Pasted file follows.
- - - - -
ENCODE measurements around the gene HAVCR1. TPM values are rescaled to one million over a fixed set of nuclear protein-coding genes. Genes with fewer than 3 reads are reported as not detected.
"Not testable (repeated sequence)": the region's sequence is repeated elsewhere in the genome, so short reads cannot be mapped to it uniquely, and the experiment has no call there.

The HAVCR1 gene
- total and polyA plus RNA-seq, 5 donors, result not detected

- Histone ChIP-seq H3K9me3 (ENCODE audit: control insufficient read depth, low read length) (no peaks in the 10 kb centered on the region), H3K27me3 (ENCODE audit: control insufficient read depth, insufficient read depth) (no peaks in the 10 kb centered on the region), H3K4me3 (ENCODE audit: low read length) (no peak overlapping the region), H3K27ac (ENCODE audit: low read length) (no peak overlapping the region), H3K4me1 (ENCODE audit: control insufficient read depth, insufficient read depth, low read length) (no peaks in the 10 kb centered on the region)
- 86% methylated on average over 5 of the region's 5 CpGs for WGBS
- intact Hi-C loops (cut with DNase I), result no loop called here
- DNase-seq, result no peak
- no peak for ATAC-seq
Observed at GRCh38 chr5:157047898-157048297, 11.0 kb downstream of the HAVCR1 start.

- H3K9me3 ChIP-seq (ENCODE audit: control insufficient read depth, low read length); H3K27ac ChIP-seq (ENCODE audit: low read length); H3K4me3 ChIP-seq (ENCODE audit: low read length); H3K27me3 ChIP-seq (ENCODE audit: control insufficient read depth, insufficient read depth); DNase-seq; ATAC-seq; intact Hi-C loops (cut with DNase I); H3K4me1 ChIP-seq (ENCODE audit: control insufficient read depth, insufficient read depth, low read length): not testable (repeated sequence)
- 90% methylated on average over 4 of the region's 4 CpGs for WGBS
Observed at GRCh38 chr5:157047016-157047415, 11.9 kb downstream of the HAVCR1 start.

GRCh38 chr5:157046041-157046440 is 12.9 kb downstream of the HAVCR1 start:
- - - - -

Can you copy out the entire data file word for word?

ENCODE measurements around the gene HAVCR1. TPM values are rescaled to one million over a fixed set of nuclear protein-coding genes. Genes with fewer than 3 reads are reported as not detected.
"Not testable (repeated sequence)": the region's sequence is repeated elsewhere in the genome, so short reads cannot be mapped to it uniquely, and the experiment has no call there.

The HAVCR1 gene
- total and polyA plus RNA-seq, 5 donors, result not detected

- Histone ChIP-seq H3K9me3 (ENCODE audit: control insufficient read depth, low read length) (no peaks in the 10 kb centered on the region), H3K27me3 (ENCODE audit: control insufficient read depth, insufficient read depth) (no peaks in the 10 kb centered on the region), H3K4me3 (ENCODE audit: low read length) (no peak overlapping the region), H3K27ac (ENCODE audit: low read length) (no peak overlapping the region), H3K4me1 (ENCODE audit: control insufficient read depth, insufficient read depth, low read length) (no peaks in the 10 kb centered on the region)
- 86% methylated on average over 5 of the region's 5 CpGs for WGBS
- intact Hi-C loops (cut with DNase I), result no loop called here
- DNase-seq, result no peak
- no peak for ATAC-seq
Observed at GRCh38 chr5:157047898-157048297, 11.0 kb downstream of the HAVCR1 start.

- H3K9me3 ChIP-seq (ENCODE audit: control insufficient read depth, low read length); H3K27ac ChIP-seq (ENCODE audit: low read length); H3K4me3 ChIP-seq (ENCODE audit: low read length); H3K27me3 ChIP-seq (ENCODE audit: control insufficient read depth, insufficient read depth); DNase-seq; ATAC-seq; intact Hi-C loops (cut with DNase I); H3K4me1 ChIP-seq (ENCODE audit: control insufficient read depth, insufficient read depth, low read length): not testable (repeated sequence)
- 90% methylated on average over 4 of the region's 4 CpGs for WGBS
Observed at GRCh38 chr5:157047016-157047415, 11.9 kb downstream of the HAVCR1 start.

GRCh38 chr5:157046041-157046440 is 12.9 kb downstream of the HAVCR1 start: